Netflix readies Australasian service
After months of conjecture Netflix looks highly likely to launch in Australia and New Zealand in late March or early April.
That’s according to distributors who are negotiating film and TV content deals with the US streaming giant.
The new season of House of Cards would be among the SVoD service’s first offerings Down Under, potentially a strong lure for subscribers.
The third series of the political drama, which stars Kevin Spacey, Law & Order’s Jenna Stern, Robin Wright and Nathan Darrow, is expected to launch in the US in February, as did the earlier series.
Foxtel aired the first two series of the Netflix production licensed via Sony Pictures TV, but Netflix withheld the rights to the third season.
However Netflix's Australian feed will bear little similarity to the domestic service, at least for the first year or so, because Foxtel owns the SVoD rights to most of the desirable shows. For example, Foxtel has a life-of-series deal on Netflix’s Orange is the New Black.
“Netflix aren't competing with Foxtel for first-run pay window rights yet, just deep library stuff,” one Australian executive told IF. “And they aren't paying much. So I don't reckon they'll have newer product until a year or so in.”
Netflix acquired worldwide SVoD rights to Warner Bros’ Batman prequel series Gotham but won’t be able to screen the show here until one year after its premiere on the Nine Network.
Among the productions it will have for Oz are the big-budget period drama Marco Polo, which will premiere on December 12 in the 50 territories in which Netflix operates, and Chelsea Handler's new late-night talk show.
Crouching Tiger, Hidden Dragon: Green Legend, which is due to premiere on Netflix and at IMAX theatres next August, has angered all the major US exhibitors which say they will refuse to book the sequel to Ang Lee's Crouching Tiger, Hidden Dragon.
The first of four films in a deal with Adam Sandler is expected to be delivered in late 2015 or early 2016.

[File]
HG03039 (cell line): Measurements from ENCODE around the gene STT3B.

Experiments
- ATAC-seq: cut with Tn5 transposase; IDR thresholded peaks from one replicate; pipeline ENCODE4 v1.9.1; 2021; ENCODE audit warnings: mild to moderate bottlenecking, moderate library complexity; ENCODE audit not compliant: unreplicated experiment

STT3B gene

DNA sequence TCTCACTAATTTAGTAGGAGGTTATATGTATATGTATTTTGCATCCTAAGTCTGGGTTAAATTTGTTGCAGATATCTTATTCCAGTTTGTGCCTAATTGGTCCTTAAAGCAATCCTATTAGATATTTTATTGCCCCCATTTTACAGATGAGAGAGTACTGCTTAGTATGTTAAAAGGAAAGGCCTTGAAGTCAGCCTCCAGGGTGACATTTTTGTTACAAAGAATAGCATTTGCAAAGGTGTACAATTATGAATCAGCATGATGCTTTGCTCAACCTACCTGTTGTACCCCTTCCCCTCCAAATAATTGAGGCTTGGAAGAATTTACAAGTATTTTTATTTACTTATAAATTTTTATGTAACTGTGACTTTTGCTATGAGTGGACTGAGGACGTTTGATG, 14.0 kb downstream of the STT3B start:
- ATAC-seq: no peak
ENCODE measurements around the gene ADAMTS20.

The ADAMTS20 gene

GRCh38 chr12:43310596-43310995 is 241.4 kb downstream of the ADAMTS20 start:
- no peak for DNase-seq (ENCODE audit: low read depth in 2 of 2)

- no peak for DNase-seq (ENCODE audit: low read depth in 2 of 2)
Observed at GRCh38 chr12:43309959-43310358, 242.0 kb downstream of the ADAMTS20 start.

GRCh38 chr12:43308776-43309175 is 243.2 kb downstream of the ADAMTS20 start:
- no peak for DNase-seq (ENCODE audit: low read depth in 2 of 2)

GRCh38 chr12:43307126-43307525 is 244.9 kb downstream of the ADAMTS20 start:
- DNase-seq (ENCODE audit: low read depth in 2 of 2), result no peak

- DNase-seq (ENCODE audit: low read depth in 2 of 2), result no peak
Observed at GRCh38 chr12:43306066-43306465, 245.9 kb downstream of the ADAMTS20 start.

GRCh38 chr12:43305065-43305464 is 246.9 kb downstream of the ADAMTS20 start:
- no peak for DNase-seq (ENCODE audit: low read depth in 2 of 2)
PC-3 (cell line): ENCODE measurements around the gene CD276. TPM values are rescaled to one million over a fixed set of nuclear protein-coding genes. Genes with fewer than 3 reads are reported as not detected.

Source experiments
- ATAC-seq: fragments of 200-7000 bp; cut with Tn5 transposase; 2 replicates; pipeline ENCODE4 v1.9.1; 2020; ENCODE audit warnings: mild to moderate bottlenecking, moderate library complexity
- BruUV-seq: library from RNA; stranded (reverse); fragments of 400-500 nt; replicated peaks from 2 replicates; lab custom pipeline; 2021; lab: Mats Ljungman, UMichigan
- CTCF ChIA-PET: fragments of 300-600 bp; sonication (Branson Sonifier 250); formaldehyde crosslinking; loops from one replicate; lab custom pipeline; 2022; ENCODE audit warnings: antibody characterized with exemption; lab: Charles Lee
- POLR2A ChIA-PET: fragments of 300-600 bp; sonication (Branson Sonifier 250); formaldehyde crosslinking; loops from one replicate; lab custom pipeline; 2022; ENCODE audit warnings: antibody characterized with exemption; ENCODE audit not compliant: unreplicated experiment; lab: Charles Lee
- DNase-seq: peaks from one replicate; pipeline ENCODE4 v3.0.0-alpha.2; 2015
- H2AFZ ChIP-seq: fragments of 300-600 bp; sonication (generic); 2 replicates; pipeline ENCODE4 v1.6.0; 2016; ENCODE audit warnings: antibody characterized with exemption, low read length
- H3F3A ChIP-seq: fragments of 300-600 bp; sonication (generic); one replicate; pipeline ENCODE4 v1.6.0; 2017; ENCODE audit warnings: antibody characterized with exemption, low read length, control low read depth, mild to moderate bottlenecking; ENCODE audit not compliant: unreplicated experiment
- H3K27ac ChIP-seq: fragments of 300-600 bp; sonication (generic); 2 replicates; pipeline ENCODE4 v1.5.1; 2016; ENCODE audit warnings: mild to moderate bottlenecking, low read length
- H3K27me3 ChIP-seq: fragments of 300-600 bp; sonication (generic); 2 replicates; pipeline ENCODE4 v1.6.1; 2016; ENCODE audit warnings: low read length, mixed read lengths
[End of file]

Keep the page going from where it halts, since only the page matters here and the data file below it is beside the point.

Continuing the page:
At Mipcom Netflix’s chief content officer Ted Sarandos described Australia and New Zealand as “very attractive territories that are English speaking and love US content."
Netflix initiated discussions for Australian/NZ rights to movies and series with the Hollywood studios during the Los Angeles Screenings in May, and there were further negotiations at Mipcom with the studios, independents and ABC Commercial.
The monthly fee is likely to be $10 or below, the same price that StreamCo, the JV between Nine Entertainment and Fairfax Media, will charge.
There’s no launch date yet for StreamCo which reportedly is assembling a library of 10,000 hours of content, sourced from the US majors and independents. Launching pre-Christmas would mean the service could capitalise on the peak viewing period for pay TV and the “clear air” before Netflix’s arrival. The timing hinges on when executives believe the technology ensures a totally glitch-free experience for users.
Foxtel halved the monthly fee of its movies streaming service Presto to $9.99 in August to try to boost subscribers (fewer than 1,500 had signed up in the first few months, IF understands) and as a pre-emptive move against Netflix.
“We’ve seen good growth since the price drop and adding devices such as Chromecast,” a Foxtel spokesman told IF.